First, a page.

On Saturday, I attended Women Techmakers Summit at Googleplex! It was a conference for women in the tech field (both students and already in the industry), where female technology leaders shared about their work and background.

Women are currently a minority in the tech field. When I was getting my bachelors in computer engineering, there’d be around 2 to 5 females and 15 to 20 males in each CmpE class. I also graduated with 4 other females, among 15+ males.

I got to hear Sowmya Subramanian (Engineering Manager, YouTube), Yoky Matsuoka (VP of Technology, Nest Labs), Megan Smith (VP of Google[x], Google), Raquel Romano (Software Engineer, Google), Kimber Lockhart (Senior Director of Engineering, Box), and a few other females speak about their work and obstacles. I left the conference feeling inspired!

I snagged a package of roasted seaweed during one of the sessions…and ate it tonight! :D

roasted seaweed roasted seaweed - 2

Roasted seaweed typically comes in a pack like the one above. You can find them in many Asian markets, and even at Costco! They’re light, crispy, slightly salty, and addictive! I could snack on it all day… Roasted seaweed also goes really well with rice.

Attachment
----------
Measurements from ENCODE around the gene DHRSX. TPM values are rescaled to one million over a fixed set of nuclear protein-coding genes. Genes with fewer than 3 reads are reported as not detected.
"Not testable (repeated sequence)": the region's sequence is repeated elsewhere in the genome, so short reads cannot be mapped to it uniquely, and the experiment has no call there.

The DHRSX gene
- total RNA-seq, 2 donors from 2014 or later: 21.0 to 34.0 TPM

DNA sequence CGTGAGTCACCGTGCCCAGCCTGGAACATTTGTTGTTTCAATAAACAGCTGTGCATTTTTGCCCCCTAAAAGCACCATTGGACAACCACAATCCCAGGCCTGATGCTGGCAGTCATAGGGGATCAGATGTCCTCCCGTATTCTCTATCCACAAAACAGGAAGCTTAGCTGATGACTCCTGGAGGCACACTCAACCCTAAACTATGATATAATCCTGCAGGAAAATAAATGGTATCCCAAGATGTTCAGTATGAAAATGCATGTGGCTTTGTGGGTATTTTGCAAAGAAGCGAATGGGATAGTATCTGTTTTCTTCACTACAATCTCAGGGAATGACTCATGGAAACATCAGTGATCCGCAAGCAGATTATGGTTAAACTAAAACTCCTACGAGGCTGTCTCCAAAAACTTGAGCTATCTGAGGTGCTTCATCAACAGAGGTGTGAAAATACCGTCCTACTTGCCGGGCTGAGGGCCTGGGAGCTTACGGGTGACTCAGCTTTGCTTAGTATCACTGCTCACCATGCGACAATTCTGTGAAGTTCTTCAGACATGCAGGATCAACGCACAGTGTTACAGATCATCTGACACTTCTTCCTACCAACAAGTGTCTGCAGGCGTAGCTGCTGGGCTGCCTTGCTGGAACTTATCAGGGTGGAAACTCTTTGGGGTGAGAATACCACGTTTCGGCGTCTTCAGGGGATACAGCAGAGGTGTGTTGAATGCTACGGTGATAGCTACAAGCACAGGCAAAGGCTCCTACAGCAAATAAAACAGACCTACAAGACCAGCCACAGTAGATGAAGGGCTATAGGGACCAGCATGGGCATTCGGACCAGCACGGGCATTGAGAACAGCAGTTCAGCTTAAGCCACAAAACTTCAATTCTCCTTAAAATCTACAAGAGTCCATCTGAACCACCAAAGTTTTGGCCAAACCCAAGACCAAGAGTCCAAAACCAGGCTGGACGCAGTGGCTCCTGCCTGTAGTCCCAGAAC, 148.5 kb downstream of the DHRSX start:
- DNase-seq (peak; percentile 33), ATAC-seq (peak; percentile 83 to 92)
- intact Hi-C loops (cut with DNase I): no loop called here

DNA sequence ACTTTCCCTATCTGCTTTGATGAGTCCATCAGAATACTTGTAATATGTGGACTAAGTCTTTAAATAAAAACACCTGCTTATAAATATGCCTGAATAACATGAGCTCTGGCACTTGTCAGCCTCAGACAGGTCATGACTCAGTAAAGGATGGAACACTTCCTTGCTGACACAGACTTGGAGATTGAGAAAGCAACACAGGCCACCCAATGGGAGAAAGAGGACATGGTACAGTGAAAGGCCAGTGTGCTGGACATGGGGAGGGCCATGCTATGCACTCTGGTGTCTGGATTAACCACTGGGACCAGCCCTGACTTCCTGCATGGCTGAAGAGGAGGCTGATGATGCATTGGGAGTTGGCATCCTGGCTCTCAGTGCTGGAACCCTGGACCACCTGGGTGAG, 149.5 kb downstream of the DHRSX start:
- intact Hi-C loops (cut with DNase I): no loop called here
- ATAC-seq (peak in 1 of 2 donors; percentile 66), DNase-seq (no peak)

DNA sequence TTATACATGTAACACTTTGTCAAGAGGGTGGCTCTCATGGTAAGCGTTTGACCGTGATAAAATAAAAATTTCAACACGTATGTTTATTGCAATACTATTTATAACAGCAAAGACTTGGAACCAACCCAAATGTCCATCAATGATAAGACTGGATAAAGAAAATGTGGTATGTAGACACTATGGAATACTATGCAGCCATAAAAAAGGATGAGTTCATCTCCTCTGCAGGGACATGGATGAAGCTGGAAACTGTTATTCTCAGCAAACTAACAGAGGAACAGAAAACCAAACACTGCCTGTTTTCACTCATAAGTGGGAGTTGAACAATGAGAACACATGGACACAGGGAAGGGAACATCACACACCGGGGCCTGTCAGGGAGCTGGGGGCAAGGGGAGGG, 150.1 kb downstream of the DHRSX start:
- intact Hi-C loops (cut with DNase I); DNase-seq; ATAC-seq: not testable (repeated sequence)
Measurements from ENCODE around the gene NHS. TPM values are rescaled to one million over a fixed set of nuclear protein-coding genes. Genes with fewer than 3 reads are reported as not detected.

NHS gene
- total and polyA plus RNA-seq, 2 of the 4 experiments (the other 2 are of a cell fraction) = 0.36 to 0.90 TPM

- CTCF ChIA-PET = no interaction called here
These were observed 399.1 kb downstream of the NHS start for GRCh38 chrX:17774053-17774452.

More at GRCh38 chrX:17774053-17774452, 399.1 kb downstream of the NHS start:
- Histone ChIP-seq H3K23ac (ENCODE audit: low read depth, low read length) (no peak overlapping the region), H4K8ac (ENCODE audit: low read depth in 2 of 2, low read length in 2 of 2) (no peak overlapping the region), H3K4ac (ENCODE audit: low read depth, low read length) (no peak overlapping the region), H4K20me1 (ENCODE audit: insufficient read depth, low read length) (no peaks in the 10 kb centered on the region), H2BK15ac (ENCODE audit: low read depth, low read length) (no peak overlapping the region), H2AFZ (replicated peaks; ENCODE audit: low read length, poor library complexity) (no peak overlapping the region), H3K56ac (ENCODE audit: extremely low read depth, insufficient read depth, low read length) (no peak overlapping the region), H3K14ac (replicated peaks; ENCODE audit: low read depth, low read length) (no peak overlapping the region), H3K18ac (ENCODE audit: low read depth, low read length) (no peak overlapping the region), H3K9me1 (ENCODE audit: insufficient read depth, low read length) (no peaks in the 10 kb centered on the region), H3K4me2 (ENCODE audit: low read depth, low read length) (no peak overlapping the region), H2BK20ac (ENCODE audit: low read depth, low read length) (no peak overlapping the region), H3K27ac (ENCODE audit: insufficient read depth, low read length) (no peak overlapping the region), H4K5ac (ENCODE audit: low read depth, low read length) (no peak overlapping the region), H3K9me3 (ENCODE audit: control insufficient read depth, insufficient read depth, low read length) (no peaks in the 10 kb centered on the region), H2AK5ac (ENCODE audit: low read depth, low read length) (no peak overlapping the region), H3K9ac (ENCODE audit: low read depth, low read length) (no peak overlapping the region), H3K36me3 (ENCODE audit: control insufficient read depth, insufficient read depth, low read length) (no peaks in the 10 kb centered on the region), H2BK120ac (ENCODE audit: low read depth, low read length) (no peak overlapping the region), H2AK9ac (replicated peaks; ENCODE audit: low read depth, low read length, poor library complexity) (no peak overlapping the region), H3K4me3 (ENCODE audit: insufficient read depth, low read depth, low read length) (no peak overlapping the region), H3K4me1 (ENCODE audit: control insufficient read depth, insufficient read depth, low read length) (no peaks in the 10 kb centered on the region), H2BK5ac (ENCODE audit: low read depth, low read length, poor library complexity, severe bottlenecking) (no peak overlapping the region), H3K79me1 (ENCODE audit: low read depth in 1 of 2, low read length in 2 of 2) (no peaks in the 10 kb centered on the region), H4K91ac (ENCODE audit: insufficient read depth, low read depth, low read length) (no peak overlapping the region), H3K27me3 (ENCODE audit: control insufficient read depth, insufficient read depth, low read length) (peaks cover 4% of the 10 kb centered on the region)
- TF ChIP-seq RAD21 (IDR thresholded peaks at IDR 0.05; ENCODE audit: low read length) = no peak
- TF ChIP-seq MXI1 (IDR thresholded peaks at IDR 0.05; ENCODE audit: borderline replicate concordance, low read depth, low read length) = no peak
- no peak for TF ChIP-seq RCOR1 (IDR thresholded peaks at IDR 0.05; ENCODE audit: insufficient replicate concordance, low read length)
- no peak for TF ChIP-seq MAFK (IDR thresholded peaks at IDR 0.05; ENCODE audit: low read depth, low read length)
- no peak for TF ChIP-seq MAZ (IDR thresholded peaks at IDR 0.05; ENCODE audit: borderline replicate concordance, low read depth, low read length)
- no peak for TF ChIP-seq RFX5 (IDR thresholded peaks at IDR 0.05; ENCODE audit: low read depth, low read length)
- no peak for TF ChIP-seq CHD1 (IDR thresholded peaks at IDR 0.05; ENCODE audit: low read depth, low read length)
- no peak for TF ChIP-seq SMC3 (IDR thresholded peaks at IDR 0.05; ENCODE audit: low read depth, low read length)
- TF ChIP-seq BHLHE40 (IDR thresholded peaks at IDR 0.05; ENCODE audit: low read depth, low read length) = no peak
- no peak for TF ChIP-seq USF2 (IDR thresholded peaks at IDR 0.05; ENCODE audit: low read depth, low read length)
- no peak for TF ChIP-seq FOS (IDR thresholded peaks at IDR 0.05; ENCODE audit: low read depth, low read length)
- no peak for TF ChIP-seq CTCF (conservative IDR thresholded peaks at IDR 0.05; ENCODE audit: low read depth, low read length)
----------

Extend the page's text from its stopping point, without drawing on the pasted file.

Here’s some info about seaweed, from Time:

“In Korean culture, seaweed is like bread,” says Jin Jun, the founder of SeaSnax. “It’s a very sacred part of our culture. It is served to us in soup on our birthday and given to women for three weeks after childbirth. In ancient Korean folklore, the tradition came about by watching whales eat seaweed after giving birth. According to our elders, it is supposed to replenish and rejuvinate the body.”

Although much of the rejuvenating claims come from Korean and Japanese traditions—not scientific evidence—other research is starting to confirm that seaweed does indeed contain a wide variety of vitamins and nutrients that could prevent disease. A 2011 study published in the American Chemical Society’s Journal of Agricultural and Food Chemistry reviewed 100 studies on the health benefits of seaweed and reported that some of the proteins in seaweed could serve as better sources of bioactive peptides than those in milk products. These reduce blood pressure, and boost heart health.

Seaweed also has an impressive amount of nutrients like vitamins A, B-6, and C as well as iodine and fiber.